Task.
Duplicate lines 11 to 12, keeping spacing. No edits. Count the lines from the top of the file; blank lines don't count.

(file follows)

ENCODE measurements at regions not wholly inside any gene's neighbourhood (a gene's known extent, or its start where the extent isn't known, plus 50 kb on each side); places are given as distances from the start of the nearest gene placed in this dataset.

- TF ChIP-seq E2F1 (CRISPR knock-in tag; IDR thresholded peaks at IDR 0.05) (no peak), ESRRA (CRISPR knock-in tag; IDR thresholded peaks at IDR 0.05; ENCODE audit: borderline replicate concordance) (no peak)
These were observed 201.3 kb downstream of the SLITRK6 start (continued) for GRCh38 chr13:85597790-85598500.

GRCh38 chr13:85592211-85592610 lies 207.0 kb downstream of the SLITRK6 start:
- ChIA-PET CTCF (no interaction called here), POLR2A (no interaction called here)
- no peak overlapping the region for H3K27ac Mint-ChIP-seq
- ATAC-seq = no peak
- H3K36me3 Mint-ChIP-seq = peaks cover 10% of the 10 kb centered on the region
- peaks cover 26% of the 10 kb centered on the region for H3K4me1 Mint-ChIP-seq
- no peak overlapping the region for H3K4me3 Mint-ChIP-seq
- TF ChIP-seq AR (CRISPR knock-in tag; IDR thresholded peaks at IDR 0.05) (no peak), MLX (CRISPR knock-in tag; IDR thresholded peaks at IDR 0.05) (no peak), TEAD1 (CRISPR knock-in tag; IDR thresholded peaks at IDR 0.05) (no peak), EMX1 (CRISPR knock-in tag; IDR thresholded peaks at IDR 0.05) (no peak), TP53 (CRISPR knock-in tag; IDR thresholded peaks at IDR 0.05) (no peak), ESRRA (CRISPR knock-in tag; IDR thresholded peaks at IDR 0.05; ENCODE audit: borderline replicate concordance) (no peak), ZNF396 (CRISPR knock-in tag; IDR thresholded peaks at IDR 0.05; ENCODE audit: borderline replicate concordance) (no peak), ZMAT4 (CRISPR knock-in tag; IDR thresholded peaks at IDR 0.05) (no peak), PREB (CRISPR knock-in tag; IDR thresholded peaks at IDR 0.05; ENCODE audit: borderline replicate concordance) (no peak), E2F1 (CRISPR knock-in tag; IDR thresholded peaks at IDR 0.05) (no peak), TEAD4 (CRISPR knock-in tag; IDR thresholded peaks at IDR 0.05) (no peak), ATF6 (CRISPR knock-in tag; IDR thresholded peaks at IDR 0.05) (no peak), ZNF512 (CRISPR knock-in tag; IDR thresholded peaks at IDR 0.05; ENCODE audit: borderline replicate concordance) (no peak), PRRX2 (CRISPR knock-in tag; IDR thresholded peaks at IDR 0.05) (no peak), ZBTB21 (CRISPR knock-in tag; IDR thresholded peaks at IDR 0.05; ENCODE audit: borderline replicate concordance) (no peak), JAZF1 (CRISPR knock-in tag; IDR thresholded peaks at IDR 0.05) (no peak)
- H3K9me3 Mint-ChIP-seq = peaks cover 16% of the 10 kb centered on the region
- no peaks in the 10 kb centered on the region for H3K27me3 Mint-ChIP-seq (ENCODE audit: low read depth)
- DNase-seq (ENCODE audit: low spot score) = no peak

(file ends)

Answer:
- TF ChIP-seq AR (CRISPR knock-in tag; IDR thresholded peaks at IDR 0.05) (no peak), MLX (CRISPR knock-in tag; IDR thresholded peaks at IDR 0.05) (no peak), TEAD1 (CRISPR knock-in tag; IDR thresholded peaks at IDR 0.05) (no peak), EMX1 (CRISPR knock-in tag; IDR thresholded peaks at IDR 0.05) (no peak), TP53 (CRISPR knock-in tag; IDR thresholded peaks at IDR 0.05) (no peak), ESRRA (CRISPR knock-in tag; IDR thresholded peaks at IDR 0.05; ENCODE audit: borderline replicate concordance) (no peak), ZNF396 (CRISPR knock-in tag; IDR thresholded peaks at IDR 0.05; ENCODE audit: borderline replicate concordance) (no peak), ZMAT4 (CRISPR knock-in tag; IDR thresholded peaks at IDR 0.05) (no peak), PREB (CRISPR knock-in tag; IDR thresholded peaks at IDR 0.05; ENCODE audit: borderline replicate concordance) (no peak), E2F1 (CRISPR knock-in tag; IDR thresholded peaks at IDR 0.05) (no peak), TEAD4 (CRISPR knock-in tag; IDR thresholded peaks at IDR 0.05) (no peak), ATF6 (CRISPR knock-in tag; IDR thresholded peaks at IDR 0.05) (no peak), ZNF512 (CRISPR knock-in tag; IDR thresholded peaks at IDR 0.05; ENCODE audit: borderline replicate concordance) (no peak), PRRX2 (CRISPR knock-in tag; IDR thresholded peaks at IDR 0.05) (no peak), ZBTB21 (CRISPR knock-in tag; IDR thresholded peaks at IDR 0.05; ENCODE audit: borderline replicate concordance) (no peak), JAZF1 (CRISPR knock-in tag; IDR thresholded peaks at IDR 0.05) (no peak)
- H3K9me3 Mint-ChIP-seq = peaks cover 16% of the 10 kb centered on the region